MATH&148 is a calculus course for business students. It is designed for students who want a brief course in calculus. Topics include differential and integral calculus of elementary functions. Problems emphasize business and social science applications. Translating words into mathematics and solving word problems are emphasized over algebra. Applications are mainly business oriented (e.g. cost, revenue, and profit). Mathematical theory and complex algebraic manipulations are not mainstays of this course, which is designed to be less rigorous than the calculus sequence for scientists and engineers. Topics are presented according to the rule of four: geometrically, numerically, analytically, and verbally. That is, symbolic manipulation must be balanced with graphical interpretation, numerical examples, and writing. Trigonometry is not part of the course.
Basic mathematical functions applied to business operations.
This textbook was written to meet the needs of a twenty-first century student. It takes a systematic approach to helping students learn how to think and centers on a structured process termed the PUPP Model (Plan, Understand, Perform, and Present). This process is found throughout the text and in every guided example to help students develop a step-by-step problem-solving approach.
This textbook simplifies and integrates annuity types and variable calculations, utilizes relevant algebraic symbols, and is integrated with the Texas Instruments BAII+ calculator. It also contains structured exercises, annotated and detailed formulas, and relevant personal and professional applications in discussion, guided examples, case studies, and even homework questions.
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Introduction to Business covers the scope and sequence of most introductory business courses. The book provides detailed explanations in the context of core themes such as customer satisfaction, ethics, entrepreneurship, global business, and managing change. Introduction to Business includes hundreds of current business examples from a range of industries and geographic locations, which feature a variety of individuals. The outcome is a balanced approach to the theory and application of business concepts, with attention to the knowledge and skills necessary for student success in this course and beyond.
Introductory Business Statistics is designed to meet the scope and sequence requirements of the one-semester statistics course for business, economics, and related majors. Core statistical concepts and skills have been augmented with practical business examples, scenarios, and exercises. The result is a meaningful understanding of the discipline, which will serve students in their business careers and real-world experiences.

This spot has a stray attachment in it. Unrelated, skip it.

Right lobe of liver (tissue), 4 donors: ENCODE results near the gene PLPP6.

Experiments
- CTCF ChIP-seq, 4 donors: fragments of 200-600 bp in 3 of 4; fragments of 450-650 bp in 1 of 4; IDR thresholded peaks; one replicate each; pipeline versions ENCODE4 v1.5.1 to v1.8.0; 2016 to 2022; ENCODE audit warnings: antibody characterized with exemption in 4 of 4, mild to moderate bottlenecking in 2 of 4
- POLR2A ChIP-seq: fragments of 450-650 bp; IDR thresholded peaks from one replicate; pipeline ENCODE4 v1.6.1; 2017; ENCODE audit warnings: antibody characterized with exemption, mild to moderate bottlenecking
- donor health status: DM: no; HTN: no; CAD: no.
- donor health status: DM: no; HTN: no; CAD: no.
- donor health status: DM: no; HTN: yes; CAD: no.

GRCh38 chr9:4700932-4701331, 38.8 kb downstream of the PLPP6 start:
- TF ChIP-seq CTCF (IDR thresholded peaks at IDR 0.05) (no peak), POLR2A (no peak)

This is a comprehensive Personal Finance text which includes a wide range of pedagogical aids to keep students engaged and instructors on track. This book is arranged by learning objectives. The headings, summaries, reviews, and problems all link together via the learning objectives. This helps instructors to teach what they want, and to assign the problems that correspond to the learning objectives covered in class.Personal Finance includes personal finance planning problems with links to solutions, and personal application exercises, with links to their associated worksheet(s) or spreadsheet(s). In addition, the text boasts a large number of links to videos, podcasts, experts’ tips or blogs, and magazine articles to illustrate the practical applications for concepts covered in the text.
Small Business Management in the 21st Century offers a unique perspective and set of capabilities for instructors. The authors designed this book with a “less can be more” approach, and by treating small business management as a practical human activity rather than as an abstract theoretical concept.
The text has a format and structure that will be familiar to you if you use other books on small business management. Yet it brings a fresh perspective by incorporating three distinctive and unique themes and an important new feature (Disaster Watch) which is embedded throughout the entire text. These themes assure that students see the material in an integrated context rather than a stream of separate and distinct topics.
First, the authors incorporate the use of technology and e-business as a way to gain competitive advantage over larger rivals. Technology is omnipresent in today’s business world. Small business must use it to its advantage. We provide practical discussions and examples of how a small business can use these technologies without having extensive expertise or expenditures.
Second, they explicitly acknowledge the constant need to examine how decisions affect cash flow by incorporating cash flow impact content in several chapters. As the life blood of all organizations, cash flow implications must be a factor in all business decision-making.
Third, they recognize the need to clearly identify sources of customer value and bring that understanding to every decision. Decisions that do not add to customer value should be seriously reconsidered.
Small Business Management in 21st Century boasts a new feature called Disaster Watch scenarios. Few texts cover, in any detail, some of the major hazards that small business managers face. Disaster Watch scenarios, included in most chapters, cover topics that include financing, bankers, creditors, employees, customers who don’t pay, economic downturns, and marketing mistakes.